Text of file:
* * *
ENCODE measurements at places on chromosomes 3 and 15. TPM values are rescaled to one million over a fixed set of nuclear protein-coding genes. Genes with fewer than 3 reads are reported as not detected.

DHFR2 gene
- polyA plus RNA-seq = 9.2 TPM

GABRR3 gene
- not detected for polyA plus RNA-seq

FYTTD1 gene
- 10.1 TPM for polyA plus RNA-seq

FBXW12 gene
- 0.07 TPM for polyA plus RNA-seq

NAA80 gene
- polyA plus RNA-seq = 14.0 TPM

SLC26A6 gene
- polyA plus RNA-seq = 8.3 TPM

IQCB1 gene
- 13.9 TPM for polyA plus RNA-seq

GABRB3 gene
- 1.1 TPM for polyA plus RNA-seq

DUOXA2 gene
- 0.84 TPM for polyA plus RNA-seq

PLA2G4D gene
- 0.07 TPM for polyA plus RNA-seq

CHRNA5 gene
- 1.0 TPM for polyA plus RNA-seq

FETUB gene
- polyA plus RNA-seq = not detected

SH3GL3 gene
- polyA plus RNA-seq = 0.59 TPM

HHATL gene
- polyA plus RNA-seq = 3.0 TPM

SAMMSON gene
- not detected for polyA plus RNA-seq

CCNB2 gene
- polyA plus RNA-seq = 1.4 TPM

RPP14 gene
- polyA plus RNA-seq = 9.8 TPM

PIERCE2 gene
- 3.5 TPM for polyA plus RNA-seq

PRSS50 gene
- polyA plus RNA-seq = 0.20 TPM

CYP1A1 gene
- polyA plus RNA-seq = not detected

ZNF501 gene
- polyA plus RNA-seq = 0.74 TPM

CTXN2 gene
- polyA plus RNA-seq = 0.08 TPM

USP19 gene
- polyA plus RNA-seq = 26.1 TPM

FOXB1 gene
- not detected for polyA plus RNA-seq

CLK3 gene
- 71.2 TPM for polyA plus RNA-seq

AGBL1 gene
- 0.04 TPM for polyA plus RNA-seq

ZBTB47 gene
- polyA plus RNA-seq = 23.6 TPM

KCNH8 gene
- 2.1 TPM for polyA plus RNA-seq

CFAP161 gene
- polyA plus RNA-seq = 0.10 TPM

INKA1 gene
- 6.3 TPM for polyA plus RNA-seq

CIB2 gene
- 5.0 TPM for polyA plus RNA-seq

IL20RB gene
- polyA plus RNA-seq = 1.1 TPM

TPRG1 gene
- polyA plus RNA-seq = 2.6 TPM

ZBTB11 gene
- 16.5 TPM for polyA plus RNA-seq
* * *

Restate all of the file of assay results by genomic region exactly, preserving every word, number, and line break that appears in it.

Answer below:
ENCODE measurements at places on chromosomes 3 and 15. TPM values are rescaled to one million over a fixed set of nuclear protein-coding genes. Genes with fewer than 3 reads are reported as not detected.

DHFR2 gene
- polyA plus RNA-seq = 9.2 TPM

GABRR3 gene
- not detected for polyA plus RNA-seq

FYTTD1 gene
- 10.1 TPM for polyA plus RNA-seq

FBXW12 gene
- 0.07 TPM for polyA plus RNA-seq

NAA80 gene
- polyA plus RNA-seq = 14.0 TPM

SLC26A6 gene
- polyA plus RNA-seq = 8.3 TPM

IQCB1 gene
- 13.9 TPM for polyA plus RNA-seq

GABRB3 gene
- 1.1 TPM for polyA plus RNA-seq

DUOXA2 gene
- 0.84 TPM for polyA plus RNA-seq

PLA2G4D gene
- 0.07 TPM for polyA plus RNA-seq

CHRNA5 gene
- 1.0 TPM for polyA plus RNA-seq

FETUB gene
- polyA plus RNA-seq = not detected

SH3GL3 gene
- polyA plus RNA-seq = 0.59 TPM

HHATL gene
- polyA plus RNA-seq = 3.0 TPM

SAMMSON gene
- not detected for polyA plus RNA-seq

CCNB2 gene
- polyA plus RNA-seq = 1.4 TPM

RPP14 gene
- polyA plus RNA-seq = 9.8 TPM

PIERCE2 gene
- 3.5 TPM for polyA plus RNA-seq

PRSS50 gene
- polyA plus RNA-seq = 0.20 TPM

CYP1A1 gene
- polyA plus RNA-seq = not detected

ZNF501 gene
- polyA plus RNA-seq = 0.74 TPM

CTXN2 gene
- polyA plus RNA-seq = 0.08 TPM

USP19 gene
- polyA plus RNA-seq = 26.1 TPM

FOXB1 gene
- not detected for polyA plus RNA-seq

CLK3 gene
- 71.2 TPM for polyA plus RNA-seq

AGBL1 gene
- 0.04 TPM for polyA plus RNA-seq

ZBTB47 gene
- polyA plus RNA-seq = 23.6 TPM

KCNH8 gene
- 2.1 TPM for polyA plus RNA-seq

CFAP161 gene
- polyA plus RNA-seq = 0.10 TPM

INKA1 gene
- 6.3 TPM for polyA plus RNA-seq

CIB2 gene
- 5.0 TPM for polyA plus RNA-seq

IL20RB gene
- polyA plus RNA-seq = 1.1 TPM

TPRG1 gene
- polyA plus RNA-seq = 2.6 TPM

ZBTB11 gene
- 16.5 TPM for polyA plus RNA-seq